[personal profile] thecosmicdance

The Bible
A conservative evangelical is open to using the majority of commonly accepted mainstream translations of the Bible. They’re even willing to create and use new versions, if they think it’ll help spread the word of God. They want the Bible to be concise, easy to read, and relevant, the Bible’s just information, translating it into a different dialect, or changing the font or moving redundant verses to the footnotes doesn’t mean the message changes. They view an obsessed allegience to one particular translation as something approaching idolatry.

In fact, in the world of evangelicals, treating your actual physical Bible too carefully and respectfully is akin to idolatry. Sure, it can have a nice fabric cover or something, maybe your name embossed on the front, but you're not supposed to treat the paper itself as if it's any more important than your other favorite books. You shouldn't use it to prop up a table leg, but you don't have to kiss it if it falls on the ground, or make sure it isn't being covered by other books. People I went to church with even used highlighters on the pages of their Bibles.

A fundamentalist refuses to have anything to do with any translations that aren’t the version commissioned by King James . I used to think this was a joke, but it isn’t. It absolutely must be the King James. There are even hardline sects that insist the version must be the one produced in 1611. Churches and colleges split over this.

KJV1611 has become sloganized in fundyland. It appears on license plates, bumper stickers, email signatures, web addresses, and so on. They believe that the KJV is the superior, Divinely Inspired English Translation even though we’re capable of producing translations now that are as good, or maybe even better. Fundamentalists will not touch them. They have a particular hateon for the New International Version, or “NIV”, which is popular with old school conservative evangelicals. The average evangelical is probably unaware of the true extent of hatred fundamentalists have for this translation. I was raised among NIV users who often brought other versions into church. A lot of people in my church used the NIV because the church gave those out for free, and we had a lot of "bus kids". Nobody was particularly married to that translation otherwise.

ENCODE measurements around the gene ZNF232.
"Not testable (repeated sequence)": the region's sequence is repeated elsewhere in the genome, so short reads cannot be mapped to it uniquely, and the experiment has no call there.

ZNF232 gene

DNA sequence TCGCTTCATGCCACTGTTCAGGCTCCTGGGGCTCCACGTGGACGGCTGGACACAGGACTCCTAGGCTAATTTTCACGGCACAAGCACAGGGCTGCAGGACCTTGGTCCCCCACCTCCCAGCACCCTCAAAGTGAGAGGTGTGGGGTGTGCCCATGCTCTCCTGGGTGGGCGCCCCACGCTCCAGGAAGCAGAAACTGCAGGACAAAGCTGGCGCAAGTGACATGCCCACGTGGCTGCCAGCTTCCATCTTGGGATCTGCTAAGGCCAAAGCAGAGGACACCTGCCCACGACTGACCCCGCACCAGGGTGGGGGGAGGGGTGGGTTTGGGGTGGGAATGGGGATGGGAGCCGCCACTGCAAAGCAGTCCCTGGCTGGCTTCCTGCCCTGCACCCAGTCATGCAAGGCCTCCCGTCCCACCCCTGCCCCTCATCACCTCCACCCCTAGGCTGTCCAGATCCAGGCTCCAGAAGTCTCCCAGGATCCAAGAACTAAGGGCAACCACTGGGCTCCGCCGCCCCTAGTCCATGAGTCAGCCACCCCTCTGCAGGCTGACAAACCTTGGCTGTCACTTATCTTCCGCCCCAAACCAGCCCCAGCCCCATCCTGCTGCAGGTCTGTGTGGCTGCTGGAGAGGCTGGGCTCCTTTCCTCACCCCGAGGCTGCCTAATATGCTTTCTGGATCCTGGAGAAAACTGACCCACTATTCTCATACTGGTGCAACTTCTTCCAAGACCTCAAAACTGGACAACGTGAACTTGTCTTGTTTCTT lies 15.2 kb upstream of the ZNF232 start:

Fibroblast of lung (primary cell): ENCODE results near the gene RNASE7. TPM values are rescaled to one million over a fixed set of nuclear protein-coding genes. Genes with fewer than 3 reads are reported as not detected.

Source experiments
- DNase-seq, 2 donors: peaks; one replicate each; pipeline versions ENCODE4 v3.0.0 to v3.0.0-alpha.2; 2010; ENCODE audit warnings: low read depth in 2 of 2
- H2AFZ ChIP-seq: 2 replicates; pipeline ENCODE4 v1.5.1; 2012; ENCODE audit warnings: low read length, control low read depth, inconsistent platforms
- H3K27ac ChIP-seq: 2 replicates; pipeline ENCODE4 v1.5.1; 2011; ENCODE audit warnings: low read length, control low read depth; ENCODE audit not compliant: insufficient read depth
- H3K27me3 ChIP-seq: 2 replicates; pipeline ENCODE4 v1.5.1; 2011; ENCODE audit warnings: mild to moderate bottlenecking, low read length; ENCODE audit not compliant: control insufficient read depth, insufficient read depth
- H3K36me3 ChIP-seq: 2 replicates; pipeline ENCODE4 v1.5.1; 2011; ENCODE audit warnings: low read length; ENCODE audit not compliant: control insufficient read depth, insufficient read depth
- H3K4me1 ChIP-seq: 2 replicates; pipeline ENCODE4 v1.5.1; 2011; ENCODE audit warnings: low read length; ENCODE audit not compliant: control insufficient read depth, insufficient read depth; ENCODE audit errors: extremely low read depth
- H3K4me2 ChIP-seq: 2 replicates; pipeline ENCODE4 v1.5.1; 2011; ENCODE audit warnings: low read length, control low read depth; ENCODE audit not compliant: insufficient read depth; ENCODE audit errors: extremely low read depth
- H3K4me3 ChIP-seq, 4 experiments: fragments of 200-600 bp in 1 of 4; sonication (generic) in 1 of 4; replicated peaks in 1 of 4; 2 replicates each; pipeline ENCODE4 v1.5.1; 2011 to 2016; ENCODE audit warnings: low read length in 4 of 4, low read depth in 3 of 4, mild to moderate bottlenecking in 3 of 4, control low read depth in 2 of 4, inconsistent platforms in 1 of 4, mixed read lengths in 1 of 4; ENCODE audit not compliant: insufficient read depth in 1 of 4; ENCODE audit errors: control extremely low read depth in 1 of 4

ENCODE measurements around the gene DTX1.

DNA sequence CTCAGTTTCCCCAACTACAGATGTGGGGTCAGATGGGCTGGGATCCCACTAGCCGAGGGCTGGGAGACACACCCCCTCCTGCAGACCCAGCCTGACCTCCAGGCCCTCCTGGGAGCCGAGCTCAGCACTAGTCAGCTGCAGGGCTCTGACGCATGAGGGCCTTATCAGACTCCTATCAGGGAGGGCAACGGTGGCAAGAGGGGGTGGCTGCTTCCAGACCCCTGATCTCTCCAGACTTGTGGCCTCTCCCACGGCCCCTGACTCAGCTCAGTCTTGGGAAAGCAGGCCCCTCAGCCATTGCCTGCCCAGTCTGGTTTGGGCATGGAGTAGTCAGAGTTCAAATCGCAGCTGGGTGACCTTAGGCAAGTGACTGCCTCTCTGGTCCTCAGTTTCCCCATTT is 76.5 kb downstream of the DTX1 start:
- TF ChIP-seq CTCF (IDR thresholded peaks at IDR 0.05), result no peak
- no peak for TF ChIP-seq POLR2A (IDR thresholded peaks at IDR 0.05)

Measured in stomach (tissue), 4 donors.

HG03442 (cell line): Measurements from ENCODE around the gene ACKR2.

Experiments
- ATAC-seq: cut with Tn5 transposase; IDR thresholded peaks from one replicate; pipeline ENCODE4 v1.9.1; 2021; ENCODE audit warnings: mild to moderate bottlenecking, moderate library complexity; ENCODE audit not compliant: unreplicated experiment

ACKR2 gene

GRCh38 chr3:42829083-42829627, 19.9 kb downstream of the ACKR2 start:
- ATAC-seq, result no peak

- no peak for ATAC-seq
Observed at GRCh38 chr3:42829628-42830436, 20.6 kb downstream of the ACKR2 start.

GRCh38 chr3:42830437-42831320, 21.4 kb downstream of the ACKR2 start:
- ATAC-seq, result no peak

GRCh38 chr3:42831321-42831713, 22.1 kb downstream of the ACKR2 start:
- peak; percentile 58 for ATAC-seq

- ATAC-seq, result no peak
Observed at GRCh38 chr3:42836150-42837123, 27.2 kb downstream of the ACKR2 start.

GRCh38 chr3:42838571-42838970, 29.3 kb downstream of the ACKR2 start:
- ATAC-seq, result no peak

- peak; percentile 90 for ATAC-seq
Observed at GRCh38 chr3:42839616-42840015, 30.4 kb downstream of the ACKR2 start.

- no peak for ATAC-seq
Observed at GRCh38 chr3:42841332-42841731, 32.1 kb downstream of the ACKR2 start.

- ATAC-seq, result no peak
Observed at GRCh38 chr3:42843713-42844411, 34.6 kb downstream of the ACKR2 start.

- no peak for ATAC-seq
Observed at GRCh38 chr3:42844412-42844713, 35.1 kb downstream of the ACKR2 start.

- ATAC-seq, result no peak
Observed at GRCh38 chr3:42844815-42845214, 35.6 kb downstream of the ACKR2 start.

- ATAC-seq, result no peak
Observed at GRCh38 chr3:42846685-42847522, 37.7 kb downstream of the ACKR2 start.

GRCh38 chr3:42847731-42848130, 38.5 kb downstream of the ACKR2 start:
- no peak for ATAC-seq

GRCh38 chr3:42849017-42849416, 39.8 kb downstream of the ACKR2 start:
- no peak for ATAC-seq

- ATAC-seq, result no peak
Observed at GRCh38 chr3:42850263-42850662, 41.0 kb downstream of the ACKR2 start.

I never realized how much it mattered to some sects until I became interested in cults compartive religion.

Apparently, even changing the spelling of Biblical terms and words from 16th century British English to American English when you're not even directly quoting is frowned upon in some fundy circles.


It doesn’t sound like something worth fighting over to anyone else, but the puddle that separates NIV users from KJV fans might as well be a lake to fundamentalists. It’s yet another way fundies seem stuck in a previous era, everyone else moved on from the NIV years ago. While fundamentalists are still clinging to their KJV 1611 Authorized with the black leather cover and wide margins, evangelicals are reading The Message on their IPads.